Using Creativity to Embrace Imperfection Or At Least Relax a Bit
We know that perfection is impossible. And yet we yearn for it. We strive for it. We go to great lengths for it. We go to great lengths not to make mistakes. We strive to have spotless, immaculate spaces. We strive to appear put-together, not a hair out of place. We go to great lengths to have wrinkle-free faces and dimple-free skin. We go to great lengths to mold our bodies to fit the latest ideal. To hide our flaws from loved ones and potential partners. To constantly feel happy, only allowing ourselves to feel “positive” emotions. Because who wants to deal with the muck?
But the muck, of course, is part of the process. Remember how many beautiful things grow out of the dirt?
The muck, of course, is part of life. And ignoring, dismissing and pretending it doesn’t exist only hurts us and keeps us stuck. Plus, we can use the muck to learn and evolve. We can use the muck to help others. That’s OK. I’ve been there, too.
And, of course, there’s the simple fact that we are chasing something that doesn’t exist. As Salvador Dali famously said, “Have no fear of perfection—you’ll never reach it.” But the chasing is hard, really hard, to stop.
So we practice. We take off our running shoes and practice embracing imperfection.
Below are all sorts of ways we can use creativity to play, to get messy, to loosen our grip on the stain-free, wrinkle-free, fake-grin-wearing, flawless lives we long to build.
- Be wrong. For instance, be wrong by creating a list of wrong ways to do something, such as clean, write and cook; making up 10 illogical inventions; and taking one risk in your creative process.
- Draw people of all shapes, sizes, weights, wrinkled and smooth skin, all hues and colors. Draw people you see on the street or on your subway commute. Draw your loved ones. Draw yourself. Aim to find one beautifully perfectly imperfect thing about each individual, including yourself. And please note that drawing experience is not at all required.
- Take something from the trash, and give it new life. Take something broken, tattered and battered, and make it shine again.
- Write a list of random words. Use them to create a random poem, which may or may not make sense.
- Set your timer for 10 minutes, and write about an endearing character named Sloppy Joe or Sloppy Jill. Describe the character in detail, focusing on why they’re so wonderfully imperfect. If you have kids, ask them to help with the description, and to dream up a story.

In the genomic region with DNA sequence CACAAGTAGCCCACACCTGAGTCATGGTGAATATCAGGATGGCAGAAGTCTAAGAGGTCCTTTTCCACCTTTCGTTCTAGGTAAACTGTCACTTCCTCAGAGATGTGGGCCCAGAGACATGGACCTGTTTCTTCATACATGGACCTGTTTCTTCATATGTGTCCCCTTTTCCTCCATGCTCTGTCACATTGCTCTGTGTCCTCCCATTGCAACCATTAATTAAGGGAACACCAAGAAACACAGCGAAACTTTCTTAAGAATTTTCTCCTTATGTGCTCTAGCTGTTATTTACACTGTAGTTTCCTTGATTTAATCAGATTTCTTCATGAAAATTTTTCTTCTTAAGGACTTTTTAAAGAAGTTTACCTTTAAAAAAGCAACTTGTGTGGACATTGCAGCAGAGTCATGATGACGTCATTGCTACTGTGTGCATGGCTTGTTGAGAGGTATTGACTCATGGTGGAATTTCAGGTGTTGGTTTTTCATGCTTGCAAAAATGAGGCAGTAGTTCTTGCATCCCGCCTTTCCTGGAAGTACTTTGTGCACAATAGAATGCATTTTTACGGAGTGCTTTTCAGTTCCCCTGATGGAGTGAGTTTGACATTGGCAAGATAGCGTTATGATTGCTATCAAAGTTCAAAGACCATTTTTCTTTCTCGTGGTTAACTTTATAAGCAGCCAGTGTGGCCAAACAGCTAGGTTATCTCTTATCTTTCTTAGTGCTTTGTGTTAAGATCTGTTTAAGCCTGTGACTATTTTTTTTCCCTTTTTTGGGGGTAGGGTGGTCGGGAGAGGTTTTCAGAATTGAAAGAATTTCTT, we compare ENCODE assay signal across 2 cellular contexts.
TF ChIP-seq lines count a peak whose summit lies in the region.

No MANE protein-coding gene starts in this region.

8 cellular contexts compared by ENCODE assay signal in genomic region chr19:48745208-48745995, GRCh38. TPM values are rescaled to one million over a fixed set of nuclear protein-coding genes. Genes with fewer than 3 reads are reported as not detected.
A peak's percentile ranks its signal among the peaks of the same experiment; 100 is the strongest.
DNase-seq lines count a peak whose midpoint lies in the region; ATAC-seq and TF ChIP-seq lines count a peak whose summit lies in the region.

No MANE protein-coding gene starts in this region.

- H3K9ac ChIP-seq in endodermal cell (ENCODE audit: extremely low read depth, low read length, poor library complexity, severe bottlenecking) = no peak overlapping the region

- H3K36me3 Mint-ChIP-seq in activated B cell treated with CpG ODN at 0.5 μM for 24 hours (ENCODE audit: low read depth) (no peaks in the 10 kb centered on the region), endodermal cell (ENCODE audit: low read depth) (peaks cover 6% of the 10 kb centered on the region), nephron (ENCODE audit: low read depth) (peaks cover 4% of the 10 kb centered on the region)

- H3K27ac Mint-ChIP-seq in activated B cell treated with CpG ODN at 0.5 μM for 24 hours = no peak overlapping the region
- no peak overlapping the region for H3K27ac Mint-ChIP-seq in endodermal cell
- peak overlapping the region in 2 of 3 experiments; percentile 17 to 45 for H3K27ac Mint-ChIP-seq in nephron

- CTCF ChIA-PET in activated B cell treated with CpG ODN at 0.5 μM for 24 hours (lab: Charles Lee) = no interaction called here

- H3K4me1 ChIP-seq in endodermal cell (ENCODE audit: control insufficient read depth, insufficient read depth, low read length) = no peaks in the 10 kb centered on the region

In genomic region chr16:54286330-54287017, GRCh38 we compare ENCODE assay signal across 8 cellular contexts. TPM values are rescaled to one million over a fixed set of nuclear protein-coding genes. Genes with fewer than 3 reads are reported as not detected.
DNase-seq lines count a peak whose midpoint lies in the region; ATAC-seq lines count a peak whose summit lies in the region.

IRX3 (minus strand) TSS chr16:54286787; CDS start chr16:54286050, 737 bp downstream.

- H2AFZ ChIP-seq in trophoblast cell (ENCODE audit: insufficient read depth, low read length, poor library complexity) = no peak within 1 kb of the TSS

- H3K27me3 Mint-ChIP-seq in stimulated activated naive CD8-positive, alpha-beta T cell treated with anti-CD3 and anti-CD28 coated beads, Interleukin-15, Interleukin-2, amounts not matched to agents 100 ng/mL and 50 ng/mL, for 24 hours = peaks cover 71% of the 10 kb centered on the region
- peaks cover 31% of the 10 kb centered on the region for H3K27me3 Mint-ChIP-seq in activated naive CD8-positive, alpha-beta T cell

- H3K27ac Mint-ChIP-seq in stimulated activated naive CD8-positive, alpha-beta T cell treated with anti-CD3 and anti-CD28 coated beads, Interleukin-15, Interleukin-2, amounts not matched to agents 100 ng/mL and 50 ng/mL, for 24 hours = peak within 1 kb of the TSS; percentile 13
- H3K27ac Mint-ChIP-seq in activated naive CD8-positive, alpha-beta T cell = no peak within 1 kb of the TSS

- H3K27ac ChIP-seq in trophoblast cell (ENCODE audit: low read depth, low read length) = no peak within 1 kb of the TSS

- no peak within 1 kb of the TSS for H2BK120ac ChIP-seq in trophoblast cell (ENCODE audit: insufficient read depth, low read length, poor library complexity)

- Use all the pens, markers, crayons, paints and anything else in your home to doodle all kinds of scribbles and shapes on a piece of paper. Don’t think about what you’re doing. Just do.
- Cook something you normally don’t cook because it gets too messy. Brownies or cookies from scratch. Pasta sauce. Pizza. Barbecue ribs.
- Make up a dance with five silly moves.
- Draw your feelings. What color is your sadness? Your anger? Your fear? What does anger look like? What does it feel like? Where in your body do you feel the sensations? Draw these images, or find images in magazines that match your emotions.
- Spend the day taking pictures with your smartphone of all the things that are imperfect and yet magical. Broken tree branches. The scribbles of your little one who’s just learning how to write. A frayed sweater you still love and wear. A torn tablecloth that’s been in your family for years. A musty, crusty, yellowed book of poetry. An unmade bed illuminated by a stream of sunlight.
Chipping away at our pursuit of perfection takes time, especially if we’ve glorified perfection for years and years and years. But the above tips might be a good place to start. A place where we start to have fun being imperfect. A place where we actually play—and don’t worry so much about the cleanup. A place where we realize that beauty is found in a crooked smile, in a unique mole, in a scar, in a soft belly, in the deeply lined hands of your dearest grandparent.
What’s your favorite way to make a mess? What’s your favorite way to play? Has getting looser with your creative process helped you embrace imperfection in other areas of your life? How so?
image credit: ch_ch/Bigstockphoto.com
Tartakovsky, M. (2016). Using Creativity to Embrace Imperfection Or At Least Relax a Bit. Psych Central. Retrieved on December 13, 2017, from https://blogs.psychcentral.com/everyday-creativity/2016/09/using-creativity-to-embrace-imperfection-or-at-least-relax-a-bit/